INTRODUCTION – Extract
Governments around the world are concerned with skill – skill development, skill shortages, and skills mismatches. As with many other countries, Australia is seeking to increase its ‘stock’ of skills because they are considered intrinsic to innovation, competitiveness and productivity. Skills are also considered intrinsic to social inclusion as those without skill are marginalised from work, experience lower levels of health and well?being, and have less capacity to shape the major developments in their lives.
However, while there is general agreement that skills are important, there is less clarity on the nature of skill, the kinds of skills we need and how they should be developed.
This paper has been commissioned by the New South Wales Board of Vocational Education and Training (BVET) to generate discussion about work, skill and qualifications. BVET has a tradition of publishing new work that questions existing orthodoxies in vocational education and training (VET) in Australia and this paper is part of that tradition. BVET’s contribution to policy debates in Australia is wide?ranging; it provides the space we need to have robust debate so that existing policy is critiqued but also so that alternatives are challenged and improved in the process.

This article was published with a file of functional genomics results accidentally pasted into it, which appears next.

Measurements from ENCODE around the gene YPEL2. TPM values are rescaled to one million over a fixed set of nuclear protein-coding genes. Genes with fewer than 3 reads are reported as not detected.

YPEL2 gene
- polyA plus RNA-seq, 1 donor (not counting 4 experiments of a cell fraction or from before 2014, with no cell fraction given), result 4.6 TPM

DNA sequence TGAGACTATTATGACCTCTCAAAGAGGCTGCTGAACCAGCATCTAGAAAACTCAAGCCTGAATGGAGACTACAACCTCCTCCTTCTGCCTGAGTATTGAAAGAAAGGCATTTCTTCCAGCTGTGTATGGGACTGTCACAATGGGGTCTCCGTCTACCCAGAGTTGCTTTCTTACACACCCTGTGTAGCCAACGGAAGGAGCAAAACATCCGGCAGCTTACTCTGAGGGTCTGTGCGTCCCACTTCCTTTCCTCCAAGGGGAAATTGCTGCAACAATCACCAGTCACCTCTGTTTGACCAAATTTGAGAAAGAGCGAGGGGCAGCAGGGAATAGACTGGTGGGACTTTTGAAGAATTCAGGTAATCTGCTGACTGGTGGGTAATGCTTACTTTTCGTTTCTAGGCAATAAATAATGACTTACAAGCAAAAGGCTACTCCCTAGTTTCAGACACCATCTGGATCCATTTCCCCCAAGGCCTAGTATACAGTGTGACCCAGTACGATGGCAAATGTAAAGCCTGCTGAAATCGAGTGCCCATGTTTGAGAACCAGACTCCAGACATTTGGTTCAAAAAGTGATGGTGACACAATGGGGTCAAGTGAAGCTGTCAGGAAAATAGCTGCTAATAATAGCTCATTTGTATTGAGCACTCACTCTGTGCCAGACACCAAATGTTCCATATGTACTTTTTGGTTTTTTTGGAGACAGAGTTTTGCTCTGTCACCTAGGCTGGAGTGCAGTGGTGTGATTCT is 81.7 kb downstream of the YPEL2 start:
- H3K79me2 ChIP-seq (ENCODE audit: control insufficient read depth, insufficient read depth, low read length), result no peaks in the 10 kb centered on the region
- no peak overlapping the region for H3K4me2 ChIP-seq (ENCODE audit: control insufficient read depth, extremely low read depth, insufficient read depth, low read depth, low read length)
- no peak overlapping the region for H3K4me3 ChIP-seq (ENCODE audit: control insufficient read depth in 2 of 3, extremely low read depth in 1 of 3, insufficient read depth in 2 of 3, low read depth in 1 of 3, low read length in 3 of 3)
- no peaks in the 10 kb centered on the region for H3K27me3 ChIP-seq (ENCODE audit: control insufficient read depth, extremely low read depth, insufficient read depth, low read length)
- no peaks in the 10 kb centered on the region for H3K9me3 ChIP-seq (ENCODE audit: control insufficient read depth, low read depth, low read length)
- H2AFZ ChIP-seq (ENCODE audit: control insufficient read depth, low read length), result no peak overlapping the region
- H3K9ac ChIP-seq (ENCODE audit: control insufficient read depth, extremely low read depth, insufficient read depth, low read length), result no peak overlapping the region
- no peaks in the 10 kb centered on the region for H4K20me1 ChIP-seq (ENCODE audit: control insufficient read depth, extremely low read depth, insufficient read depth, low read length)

The purpose of this paper is to be provocative.As authors, we regard the paper as the next step in the conversation about alternative ways of envisaging skills. Preparing the paper has been a challenge because while there is a well developed critique of existing VET policy and VET’s competency?based training (CBT) qualifications, it is more difficult to develop coherent and well formed alternatives that go beyond general exhortations to do things differently.
SOURCE: Leesa Wheelahan and Gavin Moodie, “Rethinking skills in vocational education and training: From competencies to capabilities”, New South Wales Board of Vocational Education and Training (BVET), Nov 2011